Dehydration is one of the most common problems faced by divers which can lead to decompression sickness, fatigue and hypothermia, to name a few. The best way to combat dehydration is for divers to drink as much fluid as they lose. They should also be aware of practices that can cause dehydration such as believing that coffee, beer and soda provide sufficient fluids and thinking that fluid loss through sweat will stop once they get into the water.

Water, water everywhere – but did you get enough? Read on: you could have a serious drinking problem.

When it comes to divers and dehydration, first there’s the bad news and then there’s the really bad news. The bad news: dehydration is thought to be the most common physiological problem among divers. The really bad news: dehydration can also be a significant factor in the onset of decompression sickness (DCS). The explanation is simple. Divers do a lot of dumb things that result in their being dehydrated to some degree. Unfortunately, that condition sets in motion a chain of events that can lead to DCS: dehydration lowers blood volume, causing your body to shunt blood away from skin and muscles and reroute it to vital organs. The end result is less blood flow to assist in the safe off-gassing of nitrogen built up in your tissues.

In addition to DCS, dehydration plays a significant role in fatigue (with less blood volume, your heart has to pump harder and faster), hypothermia (less blood volume and shunting also mean less heat flow), even exhaustion – all three can be dangerous.

Finally some good news: The rule for avoiding dehydration is simple – take in as much fluid as you lose. Easy, right? Well, don’t put the cap on your Evian just yet.

Dumb Things Divers Do To Get Dehydrated

Deliberately not drink before a dive in order to reduce the “P” factor down below.

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Immersion diuresis – that familiar urge to pee while diving – is caused by two factors: (1) increase of blood volume to your body’s core due to water pressure and preferential shunting, stimulating the kidneys to produce urine; and (2) inhibition of the anti-diuretic hormone caused by cool water against your skin and also increased pressure. Notice that the words “proper hydration” did not appear above.

Think they get plenty of fluids on a dive trip by drinking gallons of coffee, tea, soda and beer.

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These diuretics actually cause you to lose more fluids than they provide. If you absolutely must have caffeine and alcohol on a dive vacation, drink extra fluids to compensate for their diuretic effects.

Don’t worry about fluid loss through sweat. Once in the water, they’ll cool off and stop sweating.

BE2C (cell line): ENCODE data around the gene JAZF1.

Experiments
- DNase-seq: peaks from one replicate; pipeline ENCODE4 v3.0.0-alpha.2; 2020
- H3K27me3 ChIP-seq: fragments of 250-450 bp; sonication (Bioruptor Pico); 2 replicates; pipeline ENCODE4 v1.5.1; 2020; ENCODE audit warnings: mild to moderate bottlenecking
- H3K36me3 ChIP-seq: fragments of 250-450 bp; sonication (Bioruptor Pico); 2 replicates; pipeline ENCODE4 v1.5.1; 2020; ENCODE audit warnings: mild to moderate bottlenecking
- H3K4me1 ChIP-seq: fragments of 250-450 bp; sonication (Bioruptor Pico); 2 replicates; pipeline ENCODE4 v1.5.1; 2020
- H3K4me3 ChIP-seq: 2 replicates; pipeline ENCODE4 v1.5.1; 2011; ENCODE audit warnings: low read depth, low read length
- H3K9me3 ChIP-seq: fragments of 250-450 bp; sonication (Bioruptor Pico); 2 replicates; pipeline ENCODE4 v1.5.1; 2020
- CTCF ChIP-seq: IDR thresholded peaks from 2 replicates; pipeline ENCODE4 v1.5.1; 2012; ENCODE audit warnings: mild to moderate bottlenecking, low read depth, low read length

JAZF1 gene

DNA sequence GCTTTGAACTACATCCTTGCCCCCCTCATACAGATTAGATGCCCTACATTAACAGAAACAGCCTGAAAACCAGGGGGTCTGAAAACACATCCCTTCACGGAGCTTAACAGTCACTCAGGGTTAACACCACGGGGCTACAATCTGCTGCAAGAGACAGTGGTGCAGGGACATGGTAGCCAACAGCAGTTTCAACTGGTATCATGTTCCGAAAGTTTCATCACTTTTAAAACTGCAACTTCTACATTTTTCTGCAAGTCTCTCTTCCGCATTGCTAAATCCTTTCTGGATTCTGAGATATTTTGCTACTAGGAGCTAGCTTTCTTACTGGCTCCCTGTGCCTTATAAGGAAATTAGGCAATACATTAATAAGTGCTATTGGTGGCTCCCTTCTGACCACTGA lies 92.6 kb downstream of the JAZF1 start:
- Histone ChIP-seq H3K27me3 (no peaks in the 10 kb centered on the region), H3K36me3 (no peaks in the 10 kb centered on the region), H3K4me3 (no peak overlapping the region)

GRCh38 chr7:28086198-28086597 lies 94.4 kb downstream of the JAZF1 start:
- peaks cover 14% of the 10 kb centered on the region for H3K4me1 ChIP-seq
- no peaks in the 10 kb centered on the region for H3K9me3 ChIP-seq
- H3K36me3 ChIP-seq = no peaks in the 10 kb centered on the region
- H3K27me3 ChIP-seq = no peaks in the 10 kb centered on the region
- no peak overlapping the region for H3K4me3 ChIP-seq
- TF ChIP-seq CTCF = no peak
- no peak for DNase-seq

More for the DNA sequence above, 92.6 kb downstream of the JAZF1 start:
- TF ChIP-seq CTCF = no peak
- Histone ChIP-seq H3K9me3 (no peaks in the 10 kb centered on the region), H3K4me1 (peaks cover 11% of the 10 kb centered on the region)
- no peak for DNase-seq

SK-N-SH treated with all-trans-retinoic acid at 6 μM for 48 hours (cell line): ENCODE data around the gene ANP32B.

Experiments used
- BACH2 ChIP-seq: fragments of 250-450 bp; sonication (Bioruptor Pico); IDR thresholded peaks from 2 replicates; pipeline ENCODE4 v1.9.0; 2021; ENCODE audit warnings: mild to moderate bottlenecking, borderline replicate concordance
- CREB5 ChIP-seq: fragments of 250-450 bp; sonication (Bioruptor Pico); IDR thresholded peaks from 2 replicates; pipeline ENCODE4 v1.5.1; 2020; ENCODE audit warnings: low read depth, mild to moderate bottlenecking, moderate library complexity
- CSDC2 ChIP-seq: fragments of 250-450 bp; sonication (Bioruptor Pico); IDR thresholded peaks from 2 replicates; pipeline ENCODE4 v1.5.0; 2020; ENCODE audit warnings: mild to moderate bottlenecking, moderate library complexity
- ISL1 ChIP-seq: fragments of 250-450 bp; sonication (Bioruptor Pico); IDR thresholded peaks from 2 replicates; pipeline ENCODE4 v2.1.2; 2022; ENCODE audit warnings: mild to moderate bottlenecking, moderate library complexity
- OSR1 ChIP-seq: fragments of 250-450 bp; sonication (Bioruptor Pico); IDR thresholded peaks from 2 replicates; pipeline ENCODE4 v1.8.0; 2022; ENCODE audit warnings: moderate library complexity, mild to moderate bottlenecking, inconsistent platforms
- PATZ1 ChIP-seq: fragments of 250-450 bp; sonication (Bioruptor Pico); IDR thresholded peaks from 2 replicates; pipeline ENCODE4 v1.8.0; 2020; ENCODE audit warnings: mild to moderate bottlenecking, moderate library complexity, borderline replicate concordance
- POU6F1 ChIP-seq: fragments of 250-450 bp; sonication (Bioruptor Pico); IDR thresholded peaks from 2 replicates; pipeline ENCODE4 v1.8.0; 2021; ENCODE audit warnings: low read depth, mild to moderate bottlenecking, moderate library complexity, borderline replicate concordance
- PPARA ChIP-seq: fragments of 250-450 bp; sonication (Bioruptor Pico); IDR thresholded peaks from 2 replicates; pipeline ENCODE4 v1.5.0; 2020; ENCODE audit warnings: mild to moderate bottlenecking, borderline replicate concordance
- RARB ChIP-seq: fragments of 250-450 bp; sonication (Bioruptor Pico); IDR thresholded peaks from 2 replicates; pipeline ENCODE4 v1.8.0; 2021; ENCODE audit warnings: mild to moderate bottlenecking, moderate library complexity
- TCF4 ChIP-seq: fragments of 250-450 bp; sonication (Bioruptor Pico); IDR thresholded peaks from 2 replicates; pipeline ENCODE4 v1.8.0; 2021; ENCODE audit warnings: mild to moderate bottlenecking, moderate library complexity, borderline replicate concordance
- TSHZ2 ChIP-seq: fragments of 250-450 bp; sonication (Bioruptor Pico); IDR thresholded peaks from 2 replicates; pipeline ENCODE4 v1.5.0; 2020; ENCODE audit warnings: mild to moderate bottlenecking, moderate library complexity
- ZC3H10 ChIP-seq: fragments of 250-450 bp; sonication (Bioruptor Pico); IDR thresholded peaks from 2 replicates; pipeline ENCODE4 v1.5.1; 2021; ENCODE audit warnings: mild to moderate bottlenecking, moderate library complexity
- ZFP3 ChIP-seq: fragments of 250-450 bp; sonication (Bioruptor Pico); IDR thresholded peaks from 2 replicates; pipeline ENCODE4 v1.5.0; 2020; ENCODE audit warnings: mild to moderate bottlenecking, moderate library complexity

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Hot weather can increase fluid loss through sweating up to 14 times the normal amount. Exercise can increase it up to 50 times the normal amount. That means when diving in a tropical environment you could need up to five quarts more fluid per day than normal – just because of sweating.

Think they’ll look like a dweeb sipping on one of those trendy bottles of water all day; besides, the dive boat will provide good fluids.

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Don’t bet on it. The boat is most likely to have caffeine-laden drinks. And the amazing thing about those trendy water bottles with the sip tops? Carry one with you and it’ll be magically empty in a few hours.

Believe the air in a scuba tank is the same as regular air: 79 percent nitrogen, 21 percent oxygen, right?

Wise Up

Yeah, and 100 percent bone-dry. Tank air is so dry, it causes twice the amount of fluid loss through respiration as normal. Air taken into your lungs gets moisturized; most of that moisture is lost when you exhale. And although some regulator devices may keep you from getting scuba dry mouth, none has any significant effect on body fluid lost in this manner.

Are Those Electrolyte Replacement Drinks Better Than Water?

In some ways, yes – especially after a long dive day when you sweat enough to lose a significant amount of Most of these concoctions (see chart) contain sodium and potassium, minerals essential to your body’s ability to absorb fluids. These drinks can also supply carbohydrate energy for your muscles and stimulate your thirst mechanism, causing you to drink more.

What About Salt Pills?

Forget ’em. Best case, they have no effect. Worst case, they can add to your fluid loss via the same mechanism that makes seawater undrinkable. If your body becomes loaded down with excess salt, your kidneys are stimulated to flush it out by drawing water from your overall supply to make more urine. That’s why you die of dehydration faster by drinking seawater than not drinking at all.


Learn to listen to your body: It will let you know if you need more fluid. Common early warning signs of dehydration include:


If you experience these signs, get out of the sun and drink lots and lots of fluids. If they persist, leave the diving for another day.



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